Neuropsychological Assessment

  • Marjan JahanshahiEmail author


The aim of deep brain stimulation (DBS) is to improve function by controlling the targeted symptoms and ultimately ameliorating the quality of life (QoL) of the patients. Cognitive dysfunction and major psychiatric disorder are features of some of the disorders treated with DBS such as Parkinson’s disease (PD), which necessitates pre-operative screening to exclude cases with major cognitive deficits and psychiatric disorder unresponsive to treatment, as these can affect quality of life of the patients independent of the motor symptoms, and thus reduce the benefits of surgery. Even in disorders where cognition is largely intact prior to surgery (e.g. idiopathic dystonia), pre- and post-operative assessments of cognition are needed, as any form of brain surgery carries the potential risk of adverse cognitive effects. Furthermore, by a variety of mechanisms such as the positioning of the electrodes, spread of activation to neighbouring areas or effect of stimulation on distant parts of involved networks, changes in behaviour and mood may occur, which require careful documentation through pre- and post-operative assessments. Finally, DBS is a life-altering surgical intervention which can, over a relatively short period of time, have a dramatic impact on the patient’s symptoms and signs and modify their daily life and psychosocial functioning and interactions with other significant people in their lives. While much of these DBS-induced changes may be largely positive, even such positive change nevertheless requires adjustment and adaptation from the patient and their family. Neuropsychological assessment to screen for and exclude cases with major cognitive deficits or psychiatric disorders prior to surgery, and to establish a pre-operative baseline for cognitive function, mood, behaviour, psychosocial functioning and quality of life to compare with post-operative changes in these domains, is valuable for quantifying the beneficial effects of DBS and also documenting any potential adverse effects. As part of the multidisciplinary team, clinical neuropsychologists can also play a role in the pre-operative education and preparation of patients and their families for the changes that DBS will bring to their lives, and for the management of any post-operative psychosocial maladjustment.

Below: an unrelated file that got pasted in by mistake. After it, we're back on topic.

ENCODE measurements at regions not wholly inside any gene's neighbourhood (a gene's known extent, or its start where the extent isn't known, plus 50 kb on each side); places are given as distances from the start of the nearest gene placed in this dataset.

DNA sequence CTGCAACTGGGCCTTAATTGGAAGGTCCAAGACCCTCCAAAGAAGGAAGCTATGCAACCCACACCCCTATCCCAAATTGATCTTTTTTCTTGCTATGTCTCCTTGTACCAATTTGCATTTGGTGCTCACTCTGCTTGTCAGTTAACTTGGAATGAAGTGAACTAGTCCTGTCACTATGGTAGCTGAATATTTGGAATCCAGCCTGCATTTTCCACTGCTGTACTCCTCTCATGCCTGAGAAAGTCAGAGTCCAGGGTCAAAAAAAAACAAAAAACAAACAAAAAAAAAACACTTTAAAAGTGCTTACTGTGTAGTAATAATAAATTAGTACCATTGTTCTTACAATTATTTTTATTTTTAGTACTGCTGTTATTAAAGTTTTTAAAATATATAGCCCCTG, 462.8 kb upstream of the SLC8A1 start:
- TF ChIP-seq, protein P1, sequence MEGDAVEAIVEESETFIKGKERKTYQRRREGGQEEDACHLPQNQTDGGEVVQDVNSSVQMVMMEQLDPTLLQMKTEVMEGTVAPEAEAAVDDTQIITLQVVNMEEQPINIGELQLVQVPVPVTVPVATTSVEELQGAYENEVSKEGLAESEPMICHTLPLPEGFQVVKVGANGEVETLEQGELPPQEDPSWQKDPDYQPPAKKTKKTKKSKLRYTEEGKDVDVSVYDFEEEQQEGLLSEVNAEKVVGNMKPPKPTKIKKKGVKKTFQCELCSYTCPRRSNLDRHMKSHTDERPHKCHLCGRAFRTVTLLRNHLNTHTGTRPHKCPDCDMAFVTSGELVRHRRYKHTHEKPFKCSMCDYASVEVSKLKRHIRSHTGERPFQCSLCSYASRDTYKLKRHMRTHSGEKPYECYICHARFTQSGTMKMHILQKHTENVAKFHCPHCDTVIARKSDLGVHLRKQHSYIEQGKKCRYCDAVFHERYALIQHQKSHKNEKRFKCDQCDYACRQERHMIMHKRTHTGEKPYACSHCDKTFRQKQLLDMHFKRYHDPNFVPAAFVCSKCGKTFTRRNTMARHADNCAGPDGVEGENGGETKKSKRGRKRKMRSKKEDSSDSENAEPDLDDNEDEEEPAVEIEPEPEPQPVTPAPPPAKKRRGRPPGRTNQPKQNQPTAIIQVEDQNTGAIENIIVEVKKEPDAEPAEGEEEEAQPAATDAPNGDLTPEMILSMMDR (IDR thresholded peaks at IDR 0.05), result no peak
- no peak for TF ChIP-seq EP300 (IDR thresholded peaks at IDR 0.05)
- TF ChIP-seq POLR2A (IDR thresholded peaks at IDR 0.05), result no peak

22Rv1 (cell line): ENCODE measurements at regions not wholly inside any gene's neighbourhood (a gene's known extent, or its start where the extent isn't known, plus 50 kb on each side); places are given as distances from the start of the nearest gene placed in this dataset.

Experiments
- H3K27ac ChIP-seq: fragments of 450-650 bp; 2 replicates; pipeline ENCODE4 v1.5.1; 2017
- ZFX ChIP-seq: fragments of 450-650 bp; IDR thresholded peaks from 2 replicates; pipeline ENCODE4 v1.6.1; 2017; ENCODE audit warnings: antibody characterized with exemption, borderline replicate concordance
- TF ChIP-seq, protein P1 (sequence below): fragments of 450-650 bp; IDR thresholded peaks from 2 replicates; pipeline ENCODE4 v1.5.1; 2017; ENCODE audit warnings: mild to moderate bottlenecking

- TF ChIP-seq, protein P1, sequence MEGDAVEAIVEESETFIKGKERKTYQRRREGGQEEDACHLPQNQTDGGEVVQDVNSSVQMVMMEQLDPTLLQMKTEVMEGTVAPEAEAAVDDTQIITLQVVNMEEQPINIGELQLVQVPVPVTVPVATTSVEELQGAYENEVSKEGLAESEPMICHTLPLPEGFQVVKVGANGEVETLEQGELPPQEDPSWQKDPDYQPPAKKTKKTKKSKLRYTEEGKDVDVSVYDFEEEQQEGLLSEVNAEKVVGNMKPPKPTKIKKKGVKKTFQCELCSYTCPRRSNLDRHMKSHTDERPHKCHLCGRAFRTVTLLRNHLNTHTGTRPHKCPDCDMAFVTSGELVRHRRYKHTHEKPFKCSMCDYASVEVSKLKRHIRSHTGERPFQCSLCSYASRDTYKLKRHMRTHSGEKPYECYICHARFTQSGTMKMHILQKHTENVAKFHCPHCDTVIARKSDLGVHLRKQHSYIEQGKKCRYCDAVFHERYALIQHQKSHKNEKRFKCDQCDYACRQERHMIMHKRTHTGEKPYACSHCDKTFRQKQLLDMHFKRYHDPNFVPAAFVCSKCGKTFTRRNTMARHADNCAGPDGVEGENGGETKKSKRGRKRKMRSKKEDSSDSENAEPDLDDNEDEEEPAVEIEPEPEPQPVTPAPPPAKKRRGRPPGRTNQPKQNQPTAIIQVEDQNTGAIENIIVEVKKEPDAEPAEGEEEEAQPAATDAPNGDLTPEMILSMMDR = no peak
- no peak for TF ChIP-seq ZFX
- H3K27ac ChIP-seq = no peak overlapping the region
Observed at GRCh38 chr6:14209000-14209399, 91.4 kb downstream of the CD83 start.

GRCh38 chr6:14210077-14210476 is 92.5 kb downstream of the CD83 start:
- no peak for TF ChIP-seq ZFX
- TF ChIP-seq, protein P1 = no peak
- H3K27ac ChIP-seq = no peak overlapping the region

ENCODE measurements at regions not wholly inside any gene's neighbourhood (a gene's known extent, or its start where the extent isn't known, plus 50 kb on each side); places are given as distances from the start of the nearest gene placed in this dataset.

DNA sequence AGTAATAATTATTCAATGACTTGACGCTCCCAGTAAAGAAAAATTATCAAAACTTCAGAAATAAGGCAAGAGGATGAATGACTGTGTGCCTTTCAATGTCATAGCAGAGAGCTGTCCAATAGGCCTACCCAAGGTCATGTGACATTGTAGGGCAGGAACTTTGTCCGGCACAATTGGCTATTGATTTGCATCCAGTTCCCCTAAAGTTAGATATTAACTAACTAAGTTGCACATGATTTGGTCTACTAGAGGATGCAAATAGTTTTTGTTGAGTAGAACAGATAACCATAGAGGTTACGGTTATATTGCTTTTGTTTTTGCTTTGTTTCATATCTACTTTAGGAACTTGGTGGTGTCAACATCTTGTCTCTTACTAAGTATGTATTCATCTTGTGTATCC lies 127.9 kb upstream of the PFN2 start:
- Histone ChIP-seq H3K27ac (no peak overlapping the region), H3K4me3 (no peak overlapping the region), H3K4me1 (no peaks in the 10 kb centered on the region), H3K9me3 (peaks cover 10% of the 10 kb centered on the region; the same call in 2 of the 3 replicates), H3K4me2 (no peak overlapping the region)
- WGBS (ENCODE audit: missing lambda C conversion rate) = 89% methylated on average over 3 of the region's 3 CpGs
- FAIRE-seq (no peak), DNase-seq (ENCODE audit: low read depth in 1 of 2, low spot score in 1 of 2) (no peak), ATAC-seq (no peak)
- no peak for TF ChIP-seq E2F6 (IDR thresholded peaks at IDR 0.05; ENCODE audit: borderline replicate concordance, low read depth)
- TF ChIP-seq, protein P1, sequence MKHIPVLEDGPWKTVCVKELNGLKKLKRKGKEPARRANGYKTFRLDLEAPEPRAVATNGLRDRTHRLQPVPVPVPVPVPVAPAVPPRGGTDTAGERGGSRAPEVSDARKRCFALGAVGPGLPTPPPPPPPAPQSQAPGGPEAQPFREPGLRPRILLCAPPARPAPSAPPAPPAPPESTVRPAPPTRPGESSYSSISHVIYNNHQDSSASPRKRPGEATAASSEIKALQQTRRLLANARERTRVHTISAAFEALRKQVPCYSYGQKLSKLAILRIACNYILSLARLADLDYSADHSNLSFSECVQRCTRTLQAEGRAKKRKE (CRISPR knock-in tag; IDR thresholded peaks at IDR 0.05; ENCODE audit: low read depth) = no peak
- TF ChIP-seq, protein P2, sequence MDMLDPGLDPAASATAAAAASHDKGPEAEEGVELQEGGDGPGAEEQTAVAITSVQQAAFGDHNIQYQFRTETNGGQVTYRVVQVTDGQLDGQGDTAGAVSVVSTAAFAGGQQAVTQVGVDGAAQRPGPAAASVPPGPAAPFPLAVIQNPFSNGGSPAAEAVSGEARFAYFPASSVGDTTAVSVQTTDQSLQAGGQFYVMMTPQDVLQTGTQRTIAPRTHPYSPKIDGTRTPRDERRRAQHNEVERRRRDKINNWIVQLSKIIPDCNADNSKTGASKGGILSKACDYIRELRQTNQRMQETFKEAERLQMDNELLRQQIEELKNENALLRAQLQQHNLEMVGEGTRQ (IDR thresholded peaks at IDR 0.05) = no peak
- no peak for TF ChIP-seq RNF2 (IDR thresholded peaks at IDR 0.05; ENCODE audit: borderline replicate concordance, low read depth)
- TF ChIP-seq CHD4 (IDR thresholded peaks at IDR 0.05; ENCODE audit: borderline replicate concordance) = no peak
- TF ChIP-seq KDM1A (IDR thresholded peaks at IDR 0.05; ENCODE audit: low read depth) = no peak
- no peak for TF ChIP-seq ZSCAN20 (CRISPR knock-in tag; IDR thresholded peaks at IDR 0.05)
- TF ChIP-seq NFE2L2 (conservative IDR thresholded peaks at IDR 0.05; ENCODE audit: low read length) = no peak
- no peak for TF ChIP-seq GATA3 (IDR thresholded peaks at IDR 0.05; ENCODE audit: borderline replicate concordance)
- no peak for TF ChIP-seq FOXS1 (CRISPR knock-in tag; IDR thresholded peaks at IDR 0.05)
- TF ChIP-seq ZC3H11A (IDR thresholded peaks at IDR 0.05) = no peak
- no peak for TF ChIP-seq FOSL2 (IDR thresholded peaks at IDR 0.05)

Deep brain stimulation surgery Neuropsychology Cognition Psychiatric Psychosocial Parkinson’s disease Dystonia 


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Copyright information

© Springer Nature Switzerland AG 2020

Authors and Affiliations

  1. 1.Functional Neurosurgery Unit, Department of Clinical and Movement NeurosciencesUCL Queen Square Institute of Neurology, The National Hospital for Neurology and NeurosurgeryLondonUK

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